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FDNY firefighter from Lynbrook memorialized during online ceremony

FDNY member Matthew McDevitt, who died last year,

FDNY member Matthew McDevitt, who died last year, and his wife, Jackie, in an undated photo. Credit: Jackie McDevitt

Matt McDevitt’s toddler son, James, saluted the TV set on Long Island as his FDNY firefighter dad was being memorialized via live video.

James’ mom — McDevitt’s widow, Jackie, 32 — had been anticipating the kind of ceremony that the FDNY had held 112 previous times. But for the 113th, at which McDevitt — who died Oct. 29 at 31 of a rare cancer, was among 15 being remembered — the ceremony had to be virtual, yet another relocated rite to halt the coronavirus pandemic.

"I was disappointed it was virtual. I was really looking forward to attending the ceremony," Jackie McDevitt of Lynbrook she said in an interview Friday about Wednesday’s event. "But watching my son salute the television during taps and watching how seriously the Turtles took this ceremony, even remotely, left me speechless."

The Turtles is the nickname for McDevitt’s firehouse, Ladder 135, Engine 286, in Glendale, Queens.

The FDNY commissioner, Dan Nigro, noted in his remarks the nearly unprecedented circumstances under which this year’s memorial ceremony was being held — not at the monument to fallen firefighters built with donations more than a century ago, but via video.

"Normally, I would be addressing all of you from the steps of our monument on Riverside Drive, and there would be thousands of our active and retired members in formation as a sign of profound respect and love for our fallen members," Nigro said.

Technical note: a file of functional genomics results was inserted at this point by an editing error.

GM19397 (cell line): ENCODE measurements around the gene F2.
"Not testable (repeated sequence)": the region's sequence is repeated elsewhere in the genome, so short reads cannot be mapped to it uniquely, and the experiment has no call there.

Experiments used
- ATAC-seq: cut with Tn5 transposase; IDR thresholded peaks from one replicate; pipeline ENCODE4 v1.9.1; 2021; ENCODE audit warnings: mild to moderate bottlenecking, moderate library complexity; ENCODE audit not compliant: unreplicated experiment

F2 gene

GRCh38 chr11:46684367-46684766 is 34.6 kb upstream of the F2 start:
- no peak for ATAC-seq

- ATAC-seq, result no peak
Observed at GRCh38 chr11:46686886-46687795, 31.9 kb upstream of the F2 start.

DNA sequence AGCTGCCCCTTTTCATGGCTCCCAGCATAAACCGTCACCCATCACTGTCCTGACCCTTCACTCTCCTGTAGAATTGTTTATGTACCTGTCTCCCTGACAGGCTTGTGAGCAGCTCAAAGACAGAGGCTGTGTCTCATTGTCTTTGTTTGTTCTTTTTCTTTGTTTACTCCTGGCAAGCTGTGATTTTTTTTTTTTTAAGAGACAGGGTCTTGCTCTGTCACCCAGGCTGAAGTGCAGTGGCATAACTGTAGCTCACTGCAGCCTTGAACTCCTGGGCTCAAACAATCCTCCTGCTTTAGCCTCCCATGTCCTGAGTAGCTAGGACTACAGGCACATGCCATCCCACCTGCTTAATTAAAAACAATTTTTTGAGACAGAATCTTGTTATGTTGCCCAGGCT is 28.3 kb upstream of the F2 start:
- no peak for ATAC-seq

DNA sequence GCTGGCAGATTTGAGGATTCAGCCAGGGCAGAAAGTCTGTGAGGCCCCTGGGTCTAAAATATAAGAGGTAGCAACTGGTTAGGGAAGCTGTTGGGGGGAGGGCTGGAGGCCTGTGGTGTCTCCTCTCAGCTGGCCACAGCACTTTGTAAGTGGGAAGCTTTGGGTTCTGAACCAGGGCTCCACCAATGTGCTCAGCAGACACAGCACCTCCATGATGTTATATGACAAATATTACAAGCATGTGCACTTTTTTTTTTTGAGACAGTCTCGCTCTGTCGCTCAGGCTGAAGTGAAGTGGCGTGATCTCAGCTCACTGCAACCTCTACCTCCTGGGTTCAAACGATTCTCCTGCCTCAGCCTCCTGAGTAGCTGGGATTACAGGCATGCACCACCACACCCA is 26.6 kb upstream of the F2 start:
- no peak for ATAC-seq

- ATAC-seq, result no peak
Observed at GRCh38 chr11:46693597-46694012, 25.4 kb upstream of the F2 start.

"Year after year on this day, our FDNY family gathers in extraordinary numbers on Riverside Drive to honor their friends and loved ones we have lost," Nigro said. "As we all know, gathering in extraordinary numbers is not something any of us can or should be doing these days."

McDevitt’s wasn’t a line-of-duty death but was honored at the ceremony because he died while an active member of the department, according to FDNY spokesman Jim Long.

Mayor Bill de Blasio, speaking on a video shot at City Hall, said, "all of you joined a family dedicated to protecting all the other families of this city, and you know that with every call, you’re ready to run towards the danger, and we honor you for that."

"In the dark of night, when FDNY trucks are called upon, the people of New York City know one thing for sure: help is on the way, and this year we knew that more than ever. I wish we could all gather together in person to honor and remember our brave heroes," de Blasio said, adding: "New York's Bravest is more than just a nickname; it's a mission statement, it's a statement of pride and purpose. And those that join the ranks know that it's not just a job; it's a calling."

The family is preparing to honor the one-year anniversary of the death of Matt McDevitt, whose daughter, Mila, 1, was born three months before his passing.

She sat on her mom’s lap during the ceremony.

"Matt was the best human that I know. He was a warrior and a hero for sure. His passing was not just a loss for our friends and family but the entire world," Jackie said. "Huge loss."

McDevitt’s brother, Garrett, 38, an FDNY lieutenant, said he will always remember his brother’s smile and laugh, qualities he maintained "no matter what … even when he was sick."

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